Looking back on an amazing journey

I was 22 years old when I started attending Portland State. I was still a freshman after more than four years of bouncing from one community college to another.

Why PSU? It was in Portland. I was in Portland. Why not PSU?

I dropped out of high school at the beginning of my junior year, but went back after a year “hiatus,” working through the local adult learning program to get my diploma. I didn’t have to – at that point in my disruptive youth, no one really expected me to finish high school. No one, including myself, had any idea what would become of my life.

After high school I moved to Portland and escaped the suffocating culture that is Salt Lake City, Utah. I worked for five years in small offices and customer service positions and seemed destined to be an office manager for the rest of my life even though I hated offices and everything that goes along with them. Even my flirtations with junior college classes were just supplementation for the mind, occupation of my free time.

And then there was PSU: so inexpensive, so conveniently located, such a beautiful campus – inviting for a commuter student like me.

Now, four years later, I am graduating, the first of five children – all older than myself – to do so.

In August I am off to New York City for law school and right now I am overwhelmed. Not with the move or the prospects so much, but with the looking back.

I didn’t do this alone. This journey was completed as a result of the many people in this community who touched my life and guided me along the way. It is extraordinarily touching to remember the names and faces of those individuals who sometimes held my hand, regularly inspired me and often convinced me I could take chances I never would have taken on my own.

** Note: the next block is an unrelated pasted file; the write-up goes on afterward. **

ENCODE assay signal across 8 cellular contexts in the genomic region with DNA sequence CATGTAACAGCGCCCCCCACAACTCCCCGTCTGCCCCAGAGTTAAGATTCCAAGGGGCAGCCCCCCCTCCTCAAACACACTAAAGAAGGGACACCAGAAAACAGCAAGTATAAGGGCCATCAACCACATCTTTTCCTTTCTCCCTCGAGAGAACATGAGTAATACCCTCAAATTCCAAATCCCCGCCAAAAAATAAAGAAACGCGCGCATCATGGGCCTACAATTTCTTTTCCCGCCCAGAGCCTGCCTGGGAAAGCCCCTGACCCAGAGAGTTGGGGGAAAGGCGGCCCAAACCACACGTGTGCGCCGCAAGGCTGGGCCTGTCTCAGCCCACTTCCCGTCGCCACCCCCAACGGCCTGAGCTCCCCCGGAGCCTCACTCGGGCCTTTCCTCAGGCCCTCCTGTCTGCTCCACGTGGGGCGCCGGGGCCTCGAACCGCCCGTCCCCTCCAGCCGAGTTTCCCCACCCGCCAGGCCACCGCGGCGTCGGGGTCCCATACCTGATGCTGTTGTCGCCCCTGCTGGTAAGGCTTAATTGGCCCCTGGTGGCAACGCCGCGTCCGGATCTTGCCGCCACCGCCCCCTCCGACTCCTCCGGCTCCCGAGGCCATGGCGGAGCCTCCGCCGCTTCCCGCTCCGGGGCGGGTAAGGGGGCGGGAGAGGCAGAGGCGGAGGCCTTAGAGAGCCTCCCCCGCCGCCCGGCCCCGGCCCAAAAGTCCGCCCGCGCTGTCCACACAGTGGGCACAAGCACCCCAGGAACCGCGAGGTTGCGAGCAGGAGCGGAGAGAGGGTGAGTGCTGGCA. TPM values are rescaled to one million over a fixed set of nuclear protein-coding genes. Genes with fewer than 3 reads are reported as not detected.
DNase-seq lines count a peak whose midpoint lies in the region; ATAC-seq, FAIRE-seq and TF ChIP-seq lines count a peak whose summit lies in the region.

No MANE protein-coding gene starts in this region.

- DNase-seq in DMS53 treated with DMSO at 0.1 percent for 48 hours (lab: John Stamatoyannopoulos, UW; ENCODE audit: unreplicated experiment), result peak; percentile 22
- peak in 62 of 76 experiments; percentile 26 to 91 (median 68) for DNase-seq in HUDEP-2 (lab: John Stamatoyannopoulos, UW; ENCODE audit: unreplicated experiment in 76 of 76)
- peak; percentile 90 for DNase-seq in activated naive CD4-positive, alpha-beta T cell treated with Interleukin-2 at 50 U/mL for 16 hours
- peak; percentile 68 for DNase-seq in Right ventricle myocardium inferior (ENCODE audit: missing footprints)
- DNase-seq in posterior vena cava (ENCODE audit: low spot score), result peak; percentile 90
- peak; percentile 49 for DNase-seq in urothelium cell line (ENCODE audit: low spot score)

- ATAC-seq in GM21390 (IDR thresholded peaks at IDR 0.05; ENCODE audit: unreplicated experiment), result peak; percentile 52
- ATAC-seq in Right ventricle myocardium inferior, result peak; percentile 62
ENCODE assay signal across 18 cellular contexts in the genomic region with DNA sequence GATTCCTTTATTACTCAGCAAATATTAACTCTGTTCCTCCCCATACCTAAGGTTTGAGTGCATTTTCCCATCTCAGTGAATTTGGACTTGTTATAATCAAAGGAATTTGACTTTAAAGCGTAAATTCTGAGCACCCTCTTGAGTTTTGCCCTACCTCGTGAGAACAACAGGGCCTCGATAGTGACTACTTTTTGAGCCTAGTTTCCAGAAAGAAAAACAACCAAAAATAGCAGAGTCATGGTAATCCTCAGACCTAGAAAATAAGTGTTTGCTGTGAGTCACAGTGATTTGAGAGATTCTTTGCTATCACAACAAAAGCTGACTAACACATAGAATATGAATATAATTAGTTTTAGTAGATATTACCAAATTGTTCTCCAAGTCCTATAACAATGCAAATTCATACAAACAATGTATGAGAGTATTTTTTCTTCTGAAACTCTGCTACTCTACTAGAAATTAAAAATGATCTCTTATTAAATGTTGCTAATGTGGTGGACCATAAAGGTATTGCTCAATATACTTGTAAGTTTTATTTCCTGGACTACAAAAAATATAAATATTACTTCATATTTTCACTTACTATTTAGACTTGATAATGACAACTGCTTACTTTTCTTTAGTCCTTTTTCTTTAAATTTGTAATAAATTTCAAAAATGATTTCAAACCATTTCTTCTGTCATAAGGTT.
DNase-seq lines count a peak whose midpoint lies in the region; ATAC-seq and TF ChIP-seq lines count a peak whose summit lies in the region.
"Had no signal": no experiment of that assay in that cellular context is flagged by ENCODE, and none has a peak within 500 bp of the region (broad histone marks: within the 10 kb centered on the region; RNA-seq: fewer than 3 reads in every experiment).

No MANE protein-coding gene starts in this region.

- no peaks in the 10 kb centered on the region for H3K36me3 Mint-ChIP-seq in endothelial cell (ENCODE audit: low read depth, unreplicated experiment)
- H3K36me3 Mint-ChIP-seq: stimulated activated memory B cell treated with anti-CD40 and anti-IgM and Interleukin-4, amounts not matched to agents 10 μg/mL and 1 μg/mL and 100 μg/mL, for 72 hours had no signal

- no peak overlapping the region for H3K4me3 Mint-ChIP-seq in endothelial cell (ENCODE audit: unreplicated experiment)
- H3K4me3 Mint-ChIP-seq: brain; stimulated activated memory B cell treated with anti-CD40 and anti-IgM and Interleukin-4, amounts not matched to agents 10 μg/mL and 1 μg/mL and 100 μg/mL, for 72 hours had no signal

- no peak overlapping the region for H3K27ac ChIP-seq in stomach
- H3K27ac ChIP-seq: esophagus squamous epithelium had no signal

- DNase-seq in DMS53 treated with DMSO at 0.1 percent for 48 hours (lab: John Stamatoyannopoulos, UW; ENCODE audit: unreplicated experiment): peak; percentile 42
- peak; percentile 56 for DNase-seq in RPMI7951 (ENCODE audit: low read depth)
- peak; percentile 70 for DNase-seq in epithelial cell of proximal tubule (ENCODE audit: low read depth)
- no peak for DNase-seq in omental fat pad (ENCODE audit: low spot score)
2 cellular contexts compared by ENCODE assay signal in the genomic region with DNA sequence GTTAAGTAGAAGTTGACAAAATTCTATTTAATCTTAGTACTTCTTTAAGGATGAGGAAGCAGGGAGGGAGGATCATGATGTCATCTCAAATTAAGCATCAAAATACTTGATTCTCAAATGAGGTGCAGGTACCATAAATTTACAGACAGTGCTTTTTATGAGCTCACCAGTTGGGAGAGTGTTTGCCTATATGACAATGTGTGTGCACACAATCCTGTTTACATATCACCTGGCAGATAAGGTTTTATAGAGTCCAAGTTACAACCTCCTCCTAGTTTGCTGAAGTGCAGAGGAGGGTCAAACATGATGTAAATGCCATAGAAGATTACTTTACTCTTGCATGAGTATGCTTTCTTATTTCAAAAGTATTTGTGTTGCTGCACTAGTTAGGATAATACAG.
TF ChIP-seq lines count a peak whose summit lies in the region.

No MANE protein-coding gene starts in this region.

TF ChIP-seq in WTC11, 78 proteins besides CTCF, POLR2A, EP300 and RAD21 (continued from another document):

My year as a University Studies peer mentor introduced me to nearly 30 amazing and very cool students and even more mentors who often left me speechless at their dedication, commitment and passion, not to mention Candyce Reynolds, the director of mentor programs, and Greg Jacob, my faculty partner, both of whom have had tremendous influence in my life.

After three years at the Vanguard, one as a news writer and two as editor-in-chief, I can barely imagine my life without this office, these friends and the constant learning inherent in this experience.

Judson Randall, our adviser, has become like a father to me and will be a lifelong friend. He gave me the confidence to take risks, trust in my own judgment and ethics and to be a leader among peers.

My experience at the Vanguard has taught me about law, politics, student government, journalism, pedagogy, community and so much more. I have been challenged beyond any point I thought possible and had moments of such extraordinary bliss that I thought it could never get better than this job.

And then, of course, there were classes. Good classes, bad classes, throwaway classes – we all have them. But it isn’t the subject, generally, that determines the value we associate with a class, it’s the person who guides us through the subject and I have had more than my share of great professors.

Shakespeare with Lorraine Mercer made me laugh every day and she still makes me laugh every time I see her.

Ann Mussey introduced me to Queer Studies, the subject I plan to expand upon in law school, and is an inspiration to me.

Most recently I have developed an academic obsession with Marcia Klotz as a result of her immaculate instruction of Foucault and Freud in Queer Theory and ability to make me almost understand Marx, Adorno and Horkheimer in the Frankfurt School.

There are so many more people – especially other students – who have made my four years remarkable and memorable (thank you, ASPSU, for keeping this year interesting), but you all know who you are.

These years will probably not be remembered as “the best of my life,” like we hear from our cynical parents, but they have shaped the rest of my life. And, frankly, I wouldn’t have wanted to do it anywhere else.